Colleen Wakako Hanabusa (born May 4, 1951) is the U.S. Representative for Hawaii's 1st congressional district. She is a member of the Democratic Party. She was formerly a member of the Hawaii Senate, representing the 21st District since 1998. She served as the Senate Majority Leader, before being elected Hawaii's first woman President of the Senate in 2006, making her the first Asian American woman to preside over a state legislative chamber in the United States. She is the third Buddhist elected to United States Congress, and the fourth woman to be elected to Congress from the state of Hawaii (after Patsy Mink, Pat Saiki, and Mazie Hirono). On August 24, 2011, she announced her intention to run for re-election to her current seat in Congress.
Early life and education
A fourth-generation American of Japanese ancestry, Colleen Hanabusa grew up in Waiʻanae with her two younger brothers, her parents, and her grandparents. In 1969 she graduated from St. Andrew's Priory. She received her B.A. in Economics & Sociology in 1973 and her M.A. in Sociology in 1975 from the University of Hawai'i and in 1977 received her J.D. from the University of Hawai'i's William S. Richardson School of Law.
Colleen Hanabusa is a labor lawyer with almost 30 years of experience, and a corporate officer in a family-run corporation. She has been recognized in The Best Lawyers in America, Woodward and White, Inc., served as a delegate to the Hawai`i State Judicial Conference, and was noted in Honolulu Magazine's to be One of Hawai`i's A+ Attorneys in 1993 and subsequent years.
In November 1998, Colleen Hanabusa was elected as the State Senator from the 21st District. The 21st District includes Wai'anae, where her family has resided for four generations, as well as Ko 'Olina, Kahe Point, Nanakuli, Ma'ili, Makaha, Makua and Ka'ena Point.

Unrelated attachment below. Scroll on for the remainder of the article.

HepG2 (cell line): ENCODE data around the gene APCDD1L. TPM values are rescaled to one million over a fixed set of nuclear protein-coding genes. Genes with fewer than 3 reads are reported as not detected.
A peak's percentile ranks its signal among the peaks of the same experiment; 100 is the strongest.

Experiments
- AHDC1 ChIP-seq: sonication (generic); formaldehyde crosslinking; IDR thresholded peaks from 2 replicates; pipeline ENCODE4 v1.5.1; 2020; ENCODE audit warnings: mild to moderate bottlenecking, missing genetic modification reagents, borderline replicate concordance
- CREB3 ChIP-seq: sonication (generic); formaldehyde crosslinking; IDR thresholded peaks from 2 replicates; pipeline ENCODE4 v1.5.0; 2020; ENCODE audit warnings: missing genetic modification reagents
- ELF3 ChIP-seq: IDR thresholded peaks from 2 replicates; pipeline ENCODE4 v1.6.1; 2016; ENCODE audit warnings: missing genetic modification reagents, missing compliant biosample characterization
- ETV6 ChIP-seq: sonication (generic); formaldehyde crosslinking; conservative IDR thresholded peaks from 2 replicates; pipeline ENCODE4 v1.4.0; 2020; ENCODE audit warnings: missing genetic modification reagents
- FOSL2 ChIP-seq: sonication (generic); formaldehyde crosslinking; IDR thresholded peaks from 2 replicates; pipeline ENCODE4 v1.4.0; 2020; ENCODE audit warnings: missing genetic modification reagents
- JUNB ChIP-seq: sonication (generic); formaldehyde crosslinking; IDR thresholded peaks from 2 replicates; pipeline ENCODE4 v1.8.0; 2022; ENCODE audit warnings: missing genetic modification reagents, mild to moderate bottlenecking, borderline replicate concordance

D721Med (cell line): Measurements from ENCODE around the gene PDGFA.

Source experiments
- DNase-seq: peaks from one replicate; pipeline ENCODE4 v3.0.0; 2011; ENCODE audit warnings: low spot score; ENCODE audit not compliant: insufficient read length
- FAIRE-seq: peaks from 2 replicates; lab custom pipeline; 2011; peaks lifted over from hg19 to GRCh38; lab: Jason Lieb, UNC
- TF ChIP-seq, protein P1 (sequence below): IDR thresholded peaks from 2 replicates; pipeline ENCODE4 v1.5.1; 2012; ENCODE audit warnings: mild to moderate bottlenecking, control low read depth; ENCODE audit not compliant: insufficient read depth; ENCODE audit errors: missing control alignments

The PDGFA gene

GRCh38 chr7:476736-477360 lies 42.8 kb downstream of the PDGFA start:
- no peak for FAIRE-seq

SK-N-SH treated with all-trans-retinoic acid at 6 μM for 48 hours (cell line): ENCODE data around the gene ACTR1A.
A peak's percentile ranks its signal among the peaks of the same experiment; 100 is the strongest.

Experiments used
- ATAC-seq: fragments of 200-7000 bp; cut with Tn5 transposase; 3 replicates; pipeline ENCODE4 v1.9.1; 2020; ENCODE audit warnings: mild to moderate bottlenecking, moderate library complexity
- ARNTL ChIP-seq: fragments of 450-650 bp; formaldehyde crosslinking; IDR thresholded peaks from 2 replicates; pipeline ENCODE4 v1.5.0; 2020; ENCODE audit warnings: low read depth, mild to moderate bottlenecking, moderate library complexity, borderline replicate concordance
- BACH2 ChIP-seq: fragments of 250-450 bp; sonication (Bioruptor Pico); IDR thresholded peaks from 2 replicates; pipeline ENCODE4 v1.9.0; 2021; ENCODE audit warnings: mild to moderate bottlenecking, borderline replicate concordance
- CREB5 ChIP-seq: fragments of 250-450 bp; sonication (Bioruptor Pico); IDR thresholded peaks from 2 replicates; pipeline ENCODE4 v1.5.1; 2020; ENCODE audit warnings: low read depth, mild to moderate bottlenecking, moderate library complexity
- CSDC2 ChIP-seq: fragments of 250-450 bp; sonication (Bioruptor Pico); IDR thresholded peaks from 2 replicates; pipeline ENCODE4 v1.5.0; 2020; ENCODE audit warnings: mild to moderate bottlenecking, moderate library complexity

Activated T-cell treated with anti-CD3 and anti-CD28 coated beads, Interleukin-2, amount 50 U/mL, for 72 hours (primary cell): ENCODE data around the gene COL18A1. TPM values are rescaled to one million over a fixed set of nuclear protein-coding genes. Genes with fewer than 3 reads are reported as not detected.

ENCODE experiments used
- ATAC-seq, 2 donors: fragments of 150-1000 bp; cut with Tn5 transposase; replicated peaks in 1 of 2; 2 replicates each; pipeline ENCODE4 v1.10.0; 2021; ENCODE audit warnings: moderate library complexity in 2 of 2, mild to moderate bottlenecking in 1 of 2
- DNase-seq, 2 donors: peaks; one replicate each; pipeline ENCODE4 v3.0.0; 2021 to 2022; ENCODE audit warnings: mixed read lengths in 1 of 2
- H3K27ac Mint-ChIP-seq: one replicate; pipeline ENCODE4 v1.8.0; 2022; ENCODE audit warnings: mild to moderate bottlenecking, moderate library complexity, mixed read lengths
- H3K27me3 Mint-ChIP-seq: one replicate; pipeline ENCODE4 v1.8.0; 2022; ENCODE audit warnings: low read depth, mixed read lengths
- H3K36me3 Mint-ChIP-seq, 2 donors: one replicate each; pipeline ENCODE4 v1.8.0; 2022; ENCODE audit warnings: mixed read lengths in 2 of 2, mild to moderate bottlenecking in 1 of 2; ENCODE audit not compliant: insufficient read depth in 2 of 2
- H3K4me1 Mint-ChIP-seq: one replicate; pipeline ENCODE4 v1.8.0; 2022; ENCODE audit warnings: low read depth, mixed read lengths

One of Hanabusa's first acts upon being elected was to organize Senators to vote against second term confirmation of Hawaii Attorney General Margery Bronster.
Hanabusa served as the Senate Majority Leader, before being elected the first woman President of the Senate in 2006 – making her the first Asian American woman to preside over a state legislative chamber in the United States. Hawaii Business Magazine.
In 2003 she was named one of Hawaii’s “top ten political power brokers” along with the state’s governor and two U.S. senators, by
Hanabusa previously ran unsuccessfully in a special election held in January 2003 replace the late Patsy T. Mink to represent Hawai'i's 2nd congressional district, and in 2006 for the seat being vacated by Representative Ed Case, a Blue Dog Democrat.
U.S. House of Representatives
Hanabusa ran unsuccessfully in the May 22, 2010 special election to serve out the remaining months of former Representative Neil Abercrombie's term; then-City Councilman Charles Djou defeated her without winning a majority of the votes due to the rules of the winner-take-all election that split the Democratic vote between Hanabusa and rival Ed Case, a moderate Democrat.
U.S. Senators Daniel K.
Inouye and Daniel Akaka supported Hanabusa's special election campaign and backed her again in the September Democratic primary. Some in the national Democratic Party indicated a preference for Case, who previously served in the U.S. House of Representatives before an unsuccessful U.S. Senate primary challenge to Akaka in 2006. The national Democratic leadership remained officially neutral.
On May 30, 2010, Case, citing his third place showing in the special election and to avoid a rift among Democrats that could lead to a Djou win in the November election, announced his withdrawal from the race and threw his support behind Hanabusa.
That placed Hanabusa as the top Democratic candidate in the September party primary, which she then won. Hanabusa subsequently challenged Djou for the same seat and on November 2 proceeded to win in the general election with a 53.2% to 46.8% margin.
Hanabusa has announced her intention to seek re-election to the U.S. House of Representatives, instead of running to replace retiring U.S. Senator Daniel Akaka in the 2012 U.S. Senate elections.
After House GOP leader John Boehner (R-OH) pledged to give incumbent Congressman Charles Djou a seat on the Appropriations Committee, Senator Dan Inouye (D-HI) stated that Democrats would also name Hanabusa to Appropriations. However, House Democratic leadership instead appointed her to the Armed Services and Natural Resources committees.
Hanabusa is the third Buddhist to join the United States Congress, the others being Hank Johnson of Georgia and Mazie Hirono of Hawaii. Hanabusa's election makes Hawaii the only state with a majority non-Christian House delegation.
October 23rd, 2011